What’s the most unusual vendor relationship you’ve needed to strike up in order to bring excellent products to us? It might be a pen or an ink company, but I’m thinking there has to be a great story about some repair tool or accessory you’ve sourced creatively. Tell us a good true story. 🙂
- most are pretty straightforward, they have some kind of challenging/nerdy logistical issues around them that would be mildly interesting to the right people, but mostly not what I’d call a “great story”
- there are a ton of really fascinating people we get to know and sell their products like Nathan Tardif and Dante Del Vecchio
- one great story is our backstory with Edison pens
- Edison is technically our longest standing vendor relationship, because I knew Brian back in my pen making days in 2009 before we were retailing fountain pen stuff ourselves
- I was aware of him because of his reputation in the pen community, and was largely looking to do the exact same thing he was doing (making pens)
- The only problem was, he was already doing it! I was literally envisioning the same path for myself, then when I discovered him, I was like “well I’m just gonna seem like a copycat here, this is ridiculous”
- Side note: I personally have always wanted to take the road less traveled, and direct competition does not motivate me, I am driven by innovation through iterative improvements
- Nothing that Brian did prompted this in particular, but just the way I’m wired made me completely disinterested to manufacture machined pens because Brian Gray was already doing it (well, I might add)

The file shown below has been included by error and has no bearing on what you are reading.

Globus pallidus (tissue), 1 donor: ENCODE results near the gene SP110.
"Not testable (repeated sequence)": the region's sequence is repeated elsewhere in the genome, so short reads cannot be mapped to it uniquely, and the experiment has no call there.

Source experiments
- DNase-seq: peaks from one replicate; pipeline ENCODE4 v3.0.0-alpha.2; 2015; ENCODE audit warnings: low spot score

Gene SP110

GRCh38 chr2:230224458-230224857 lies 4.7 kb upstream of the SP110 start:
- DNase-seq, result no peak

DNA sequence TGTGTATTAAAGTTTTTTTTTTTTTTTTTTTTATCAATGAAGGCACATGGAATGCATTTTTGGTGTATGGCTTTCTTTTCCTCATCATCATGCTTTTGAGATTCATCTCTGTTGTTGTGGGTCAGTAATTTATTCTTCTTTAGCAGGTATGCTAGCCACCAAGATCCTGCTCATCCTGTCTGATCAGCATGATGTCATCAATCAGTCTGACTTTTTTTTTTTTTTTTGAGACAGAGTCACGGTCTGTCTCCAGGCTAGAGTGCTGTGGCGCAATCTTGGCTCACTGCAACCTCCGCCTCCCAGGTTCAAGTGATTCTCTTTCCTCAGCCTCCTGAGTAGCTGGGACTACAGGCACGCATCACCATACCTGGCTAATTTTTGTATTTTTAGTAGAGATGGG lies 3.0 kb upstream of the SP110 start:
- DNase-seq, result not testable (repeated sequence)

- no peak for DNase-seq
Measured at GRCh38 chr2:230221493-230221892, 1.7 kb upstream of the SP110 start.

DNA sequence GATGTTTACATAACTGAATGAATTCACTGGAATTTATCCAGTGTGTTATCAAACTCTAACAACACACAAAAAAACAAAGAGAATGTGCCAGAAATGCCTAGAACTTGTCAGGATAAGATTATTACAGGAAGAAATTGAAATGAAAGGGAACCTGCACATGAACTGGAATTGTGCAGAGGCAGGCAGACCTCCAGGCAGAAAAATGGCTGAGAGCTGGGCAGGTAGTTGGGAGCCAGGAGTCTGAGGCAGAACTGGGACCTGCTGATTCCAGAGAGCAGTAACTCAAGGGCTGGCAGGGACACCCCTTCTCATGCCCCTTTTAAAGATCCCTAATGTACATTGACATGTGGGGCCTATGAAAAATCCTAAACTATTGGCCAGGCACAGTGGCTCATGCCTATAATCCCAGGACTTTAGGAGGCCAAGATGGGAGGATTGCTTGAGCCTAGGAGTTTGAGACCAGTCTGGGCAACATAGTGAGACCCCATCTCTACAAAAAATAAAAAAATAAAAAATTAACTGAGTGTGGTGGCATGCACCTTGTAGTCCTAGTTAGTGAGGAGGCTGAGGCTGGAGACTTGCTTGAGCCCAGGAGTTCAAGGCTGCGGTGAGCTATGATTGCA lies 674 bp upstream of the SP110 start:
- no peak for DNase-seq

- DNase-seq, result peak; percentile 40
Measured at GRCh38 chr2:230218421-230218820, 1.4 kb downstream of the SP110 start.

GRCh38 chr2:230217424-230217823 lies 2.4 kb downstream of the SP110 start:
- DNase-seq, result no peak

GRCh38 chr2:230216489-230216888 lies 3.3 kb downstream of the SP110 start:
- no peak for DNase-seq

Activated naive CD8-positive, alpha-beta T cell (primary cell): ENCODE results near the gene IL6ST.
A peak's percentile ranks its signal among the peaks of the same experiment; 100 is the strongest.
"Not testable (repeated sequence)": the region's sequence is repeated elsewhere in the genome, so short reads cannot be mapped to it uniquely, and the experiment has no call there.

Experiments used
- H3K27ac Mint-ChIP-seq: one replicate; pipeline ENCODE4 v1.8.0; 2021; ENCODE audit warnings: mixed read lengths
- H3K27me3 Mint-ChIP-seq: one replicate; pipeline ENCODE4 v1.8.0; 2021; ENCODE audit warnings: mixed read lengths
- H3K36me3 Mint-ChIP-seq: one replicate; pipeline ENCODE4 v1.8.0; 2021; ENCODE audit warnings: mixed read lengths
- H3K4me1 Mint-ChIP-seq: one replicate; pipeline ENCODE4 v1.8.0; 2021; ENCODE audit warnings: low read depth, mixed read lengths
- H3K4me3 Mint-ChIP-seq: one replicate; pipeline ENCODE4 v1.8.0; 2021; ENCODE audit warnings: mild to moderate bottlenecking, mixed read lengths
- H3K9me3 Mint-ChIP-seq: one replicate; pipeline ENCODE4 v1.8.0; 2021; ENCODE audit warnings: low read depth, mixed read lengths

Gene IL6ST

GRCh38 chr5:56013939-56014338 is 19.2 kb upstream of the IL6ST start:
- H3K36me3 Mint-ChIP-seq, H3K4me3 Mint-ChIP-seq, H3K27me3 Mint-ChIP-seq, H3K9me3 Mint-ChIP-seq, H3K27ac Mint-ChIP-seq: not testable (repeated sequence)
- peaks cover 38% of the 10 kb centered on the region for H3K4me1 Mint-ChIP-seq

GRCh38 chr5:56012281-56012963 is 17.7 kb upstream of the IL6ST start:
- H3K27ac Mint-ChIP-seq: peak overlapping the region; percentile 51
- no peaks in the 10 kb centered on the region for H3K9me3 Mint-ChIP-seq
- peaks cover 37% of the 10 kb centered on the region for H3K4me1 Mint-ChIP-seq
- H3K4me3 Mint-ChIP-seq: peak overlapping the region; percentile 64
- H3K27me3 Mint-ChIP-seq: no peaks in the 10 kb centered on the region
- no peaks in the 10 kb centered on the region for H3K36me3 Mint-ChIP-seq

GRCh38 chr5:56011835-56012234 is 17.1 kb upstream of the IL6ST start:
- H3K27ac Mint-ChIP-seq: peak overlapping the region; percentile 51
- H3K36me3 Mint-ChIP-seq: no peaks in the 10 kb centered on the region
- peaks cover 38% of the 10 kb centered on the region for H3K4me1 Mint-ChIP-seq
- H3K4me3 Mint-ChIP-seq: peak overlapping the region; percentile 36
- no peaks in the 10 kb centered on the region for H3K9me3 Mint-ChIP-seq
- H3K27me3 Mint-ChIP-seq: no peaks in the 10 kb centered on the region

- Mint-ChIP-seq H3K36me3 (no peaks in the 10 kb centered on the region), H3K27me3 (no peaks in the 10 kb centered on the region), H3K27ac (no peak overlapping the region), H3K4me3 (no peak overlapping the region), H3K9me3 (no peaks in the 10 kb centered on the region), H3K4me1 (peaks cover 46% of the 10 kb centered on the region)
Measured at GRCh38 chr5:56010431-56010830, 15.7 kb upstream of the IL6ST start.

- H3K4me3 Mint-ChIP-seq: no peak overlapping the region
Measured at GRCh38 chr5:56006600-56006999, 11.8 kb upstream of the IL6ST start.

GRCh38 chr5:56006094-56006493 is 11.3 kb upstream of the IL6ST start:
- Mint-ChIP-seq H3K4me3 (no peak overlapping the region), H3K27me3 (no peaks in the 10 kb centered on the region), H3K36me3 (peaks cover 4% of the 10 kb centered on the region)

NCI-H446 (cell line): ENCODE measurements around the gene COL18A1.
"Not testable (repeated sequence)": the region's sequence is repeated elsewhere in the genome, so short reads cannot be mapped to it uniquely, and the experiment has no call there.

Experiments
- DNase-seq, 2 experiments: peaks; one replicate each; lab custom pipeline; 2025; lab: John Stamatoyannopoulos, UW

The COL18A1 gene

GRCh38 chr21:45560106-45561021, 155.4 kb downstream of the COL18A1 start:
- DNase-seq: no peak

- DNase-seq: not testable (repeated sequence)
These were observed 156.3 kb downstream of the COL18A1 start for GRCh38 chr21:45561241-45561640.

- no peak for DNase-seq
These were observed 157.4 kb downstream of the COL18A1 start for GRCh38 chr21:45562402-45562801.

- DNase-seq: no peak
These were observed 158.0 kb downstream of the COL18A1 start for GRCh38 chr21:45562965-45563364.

- Without him there doing what I already envisioned, I surely would have gone down that path
- Instead, I did a 360 and looked at every direction I could go, found that retailing others’ products was more of an unmet need, and ran with it, thus, Goulet Pens was born in its current form
- It gets better…I was not 100% clear on this path at first, and was retailing ink and paper in order to get awareness around my own handmade pens
- I actually bought a bunch of JoWo nibs from Brian to install on my own pens, I’m not even sure I ever sold any with them on there as I actually sunsetted my pens in mid-2010
- When I worked the DC pen show, I had worked out with Brian to return all my unused nibs to him for a refund, sort of admitting defeat on my own brand of pens
- Brian was so cool about it, and was such a great guy to work with, and literally the only pens I’d sold in that late 2009-early 2010 timeframe were the ones I’d made…but Brian didn’t view me as a competitor, he was kind and helpful and supportive
- I so appreciated the way he treated me as a “competitor” (/customer?) of his, that when we later expanded to start selling other brands’ pens in late 2010, I immediately approached him about retailing his pens
- he’d never sold to another retailer before, he’d always sold direct
- we co-designed the Premiere and released it in early 2011, and we called it the Premiere because it was our first pen we’d ever designed, and his first he’d ever wholesaled, and here we are some 20-versions later on the Premiere and both of our companies have grown so much!
- We’re not only business associates but we’re also friends, and we’ve developed a meaningful personal relationship over the years, so this has definitely become a great story for us both
QOTW: What is the most recent pen you used and what ink is in it? Like literally the last one you just put down. (1:12:03)